Employers with employees located in the District of Columbia must provide a transportation benefit program to employees by January 1, 2016. This mandatory commuter benefit is among many environmental and sustainability initiatives required by the Sustainable DC Omnibus Amendment Act of 2014 (the “Act”)1 that the Mayor signed on July 29, 2014. Employers must act quickly to ensure they have a program in place by the deadline.
Under the Act, a “covered employer” that must comply with the Act is an employer with 20 or more covered employees (full-time or part-time), although the Mayor has the authority to expand this definition to include employers with fewer than 20 employees. The Act relies on the definition for “employee” found in the DC Minimum Wage Act Revision Act of 1992, and includes any individual employed by a private, non-profit or public employer (excluding volunteers for an educational/charitable/religious or nonprofit organization, elected officials of religious organizations, and casual babysitters). Covered employees are those (1) who perform 50% or more of their work in D.C. or (2) whose employment is based in D.C. and perform a substantial amount of their work in D.C. and less than 50% in any other state. Any covered employees of the employer must become eligible for benefits under the program after 90 days of employment.
All covered employers must provide at least one of the following transportation benefit programs to employees:
- A benefit program that allows employees to make a monthly pre-tax election to pay for commuter highway vehicle, transit, or bicycling benefits at benefit levels at least equal to the maximum amount that may be deducted for such programs from an employee’s gross income;
- An employer-paid benefit program whereby the employer supplies, at the election of the employee, a transit pass for the public transit system requested by each employee or reimbursement of vanpooling or bicycling costs in an amount at least equal to the purchase price of a transit pass2 for an equivalent trip on the public transit system; or
- Employer-provided transportation at no cost to the covered employee in a vanpool or bus operated by or for the employer.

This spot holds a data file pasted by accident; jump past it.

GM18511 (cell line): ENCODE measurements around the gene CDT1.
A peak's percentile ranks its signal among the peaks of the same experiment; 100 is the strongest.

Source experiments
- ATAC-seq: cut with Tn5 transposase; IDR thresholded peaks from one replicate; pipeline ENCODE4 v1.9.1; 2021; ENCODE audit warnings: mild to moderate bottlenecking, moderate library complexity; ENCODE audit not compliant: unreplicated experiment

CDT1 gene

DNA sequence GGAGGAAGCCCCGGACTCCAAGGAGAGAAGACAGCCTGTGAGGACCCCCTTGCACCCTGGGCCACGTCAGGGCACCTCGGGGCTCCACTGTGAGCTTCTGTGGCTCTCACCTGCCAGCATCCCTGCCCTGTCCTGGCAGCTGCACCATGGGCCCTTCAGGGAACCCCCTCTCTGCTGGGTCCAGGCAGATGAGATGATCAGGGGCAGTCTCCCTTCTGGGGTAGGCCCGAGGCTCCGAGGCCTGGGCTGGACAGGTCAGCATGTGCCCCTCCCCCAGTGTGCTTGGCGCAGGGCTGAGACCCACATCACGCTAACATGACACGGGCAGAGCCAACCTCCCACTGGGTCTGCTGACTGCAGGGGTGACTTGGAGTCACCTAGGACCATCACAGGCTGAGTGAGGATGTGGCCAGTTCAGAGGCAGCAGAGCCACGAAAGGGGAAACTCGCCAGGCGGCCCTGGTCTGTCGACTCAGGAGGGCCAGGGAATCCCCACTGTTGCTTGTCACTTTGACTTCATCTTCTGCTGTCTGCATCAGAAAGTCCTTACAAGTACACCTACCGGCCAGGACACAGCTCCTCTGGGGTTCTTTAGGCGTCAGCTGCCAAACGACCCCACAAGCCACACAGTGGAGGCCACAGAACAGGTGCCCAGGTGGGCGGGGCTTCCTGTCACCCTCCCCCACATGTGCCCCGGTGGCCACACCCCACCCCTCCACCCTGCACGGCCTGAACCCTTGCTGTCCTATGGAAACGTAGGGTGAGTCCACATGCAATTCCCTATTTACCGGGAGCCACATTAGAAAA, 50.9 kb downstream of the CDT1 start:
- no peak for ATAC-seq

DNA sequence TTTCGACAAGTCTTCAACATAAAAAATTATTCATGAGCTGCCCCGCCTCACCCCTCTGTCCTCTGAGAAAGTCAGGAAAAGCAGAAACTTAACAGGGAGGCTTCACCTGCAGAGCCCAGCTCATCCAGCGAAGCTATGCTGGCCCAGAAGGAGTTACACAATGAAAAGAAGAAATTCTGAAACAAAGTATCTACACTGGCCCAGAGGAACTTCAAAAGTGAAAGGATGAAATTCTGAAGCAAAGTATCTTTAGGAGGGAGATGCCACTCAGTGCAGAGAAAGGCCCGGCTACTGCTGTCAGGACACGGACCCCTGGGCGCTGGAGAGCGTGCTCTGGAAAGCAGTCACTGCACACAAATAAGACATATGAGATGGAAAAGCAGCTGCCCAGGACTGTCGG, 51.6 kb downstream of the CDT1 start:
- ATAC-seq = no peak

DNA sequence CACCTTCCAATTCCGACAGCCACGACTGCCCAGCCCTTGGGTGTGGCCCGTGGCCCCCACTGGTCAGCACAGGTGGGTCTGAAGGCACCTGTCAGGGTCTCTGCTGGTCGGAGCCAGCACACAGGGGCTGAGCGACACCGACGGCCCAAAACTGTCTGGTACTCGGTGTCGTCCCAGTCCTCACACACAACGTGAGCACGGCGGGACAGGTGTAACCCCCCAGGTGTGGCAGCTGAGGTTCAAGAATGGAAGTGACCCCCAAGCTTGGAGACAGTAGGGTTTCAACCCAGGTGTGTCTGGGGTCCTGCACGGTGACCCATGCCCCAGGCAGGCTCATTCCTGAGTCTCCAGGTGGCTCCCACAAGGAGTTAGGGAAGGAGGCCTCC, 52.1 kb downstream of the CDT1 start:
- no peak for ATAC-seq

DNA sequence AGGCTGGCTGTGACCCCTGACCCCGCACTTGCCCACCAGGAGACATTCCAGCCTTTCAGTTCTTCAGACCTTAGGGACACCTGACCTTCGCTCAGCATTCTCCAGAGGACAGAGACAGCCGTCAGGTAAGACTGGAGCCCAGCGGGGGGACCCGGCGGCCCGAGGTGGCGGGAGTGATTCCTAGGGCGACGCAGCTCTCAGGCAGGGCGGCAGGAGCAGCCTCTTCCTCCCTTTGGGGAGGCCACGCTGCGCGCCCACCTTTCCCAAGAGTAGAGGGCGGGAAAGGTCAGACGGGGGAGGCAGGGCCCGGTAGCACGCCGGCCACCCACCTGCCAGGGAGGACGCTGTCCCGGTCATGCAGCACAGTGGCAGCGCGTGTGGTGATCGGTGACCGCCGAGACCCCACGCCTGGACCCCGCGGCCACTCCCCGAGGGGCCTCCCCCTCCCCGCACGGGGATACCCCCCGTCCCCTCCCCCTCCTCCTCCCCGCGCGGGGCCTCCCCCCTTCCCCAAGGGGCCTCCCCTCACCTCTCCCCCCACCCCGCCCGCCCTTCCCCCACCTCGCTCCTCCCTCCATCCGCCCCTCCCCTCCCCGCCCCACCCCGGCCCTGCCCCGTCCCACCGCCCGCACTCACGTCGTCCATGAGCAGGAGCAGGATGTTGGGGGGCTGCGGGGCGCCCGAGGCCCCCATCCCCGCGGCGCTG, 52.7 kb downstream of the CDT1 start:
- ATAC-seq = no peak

If a covered employer fails to offer at least one of the above transportation benefit programs by January 1, 2016, the employer may be subject to civil fines and penalties pursuant to the Department of Consumer and Regulatory Affairs Civil Infractions Act of 1985. Depending on the “class of infraction,” the fine for the first offense may range from $50 to $2,000. The fines increase with each subsequent offense, up to a range of $400 to $16,000 for the fourth and subsequent offenses.
Generally, an employee’s commuting expenses are not tax-deductible. However, there are limited exceptions for certain transit benefits described in Internal Revenue Code section 132(f). The Code and its corresponding Treasury Regulations3 provide the parameters for creating a tax-deductible transit benefit plan. In 2016, Treasury Regulations allow employers to provide up to $130 per employee per month ($1,560 per year) toward transit passes or vanpooling expenses. The employer may contribute toward the cost of the transit benefit or simply allow employees to defer their own compensation to fund the transit benefit.
In addition to providing these benefits, employers must notify employees of the available transit benefit program, provide information to covered employees on how to apply and receive benefits, and maintain records – such as records that notice was given to employees and records showing that elected benefits were provided – to establish compliance with the requirements.
The D.C. Department of Employment Services (“DOES”) has stated it will not begin enforcement of these requirements until April 1, 2016. For a 90-day period after the effective date of the requirements, DOES will provide outreach and education programs for employers. Additionally, DOES will be providing a template notice that employers can give to employees regarding the transit benefits.
Employers should determine whether their company already provides a transportation benefit plan for employees. If they do not, employers should consider which option would be best for their organization and employees. The District Department of Transportation (“DDOT”), through its initiative, goDCgo, offers an Employer Services program4 and an “Employer Transit Benefits Toolkit”5 to help employers implement a compliant transit benefit program.
As the deadline for putting in place a transit benefit program is looming, employers with employees in the District of Columbia should consult with employment law counsel familiar with the Act to determine whether any existing transit benefit program complies with the requirements of the Act or to create and implement a new, compliant transit benefit program before January 1, 2016.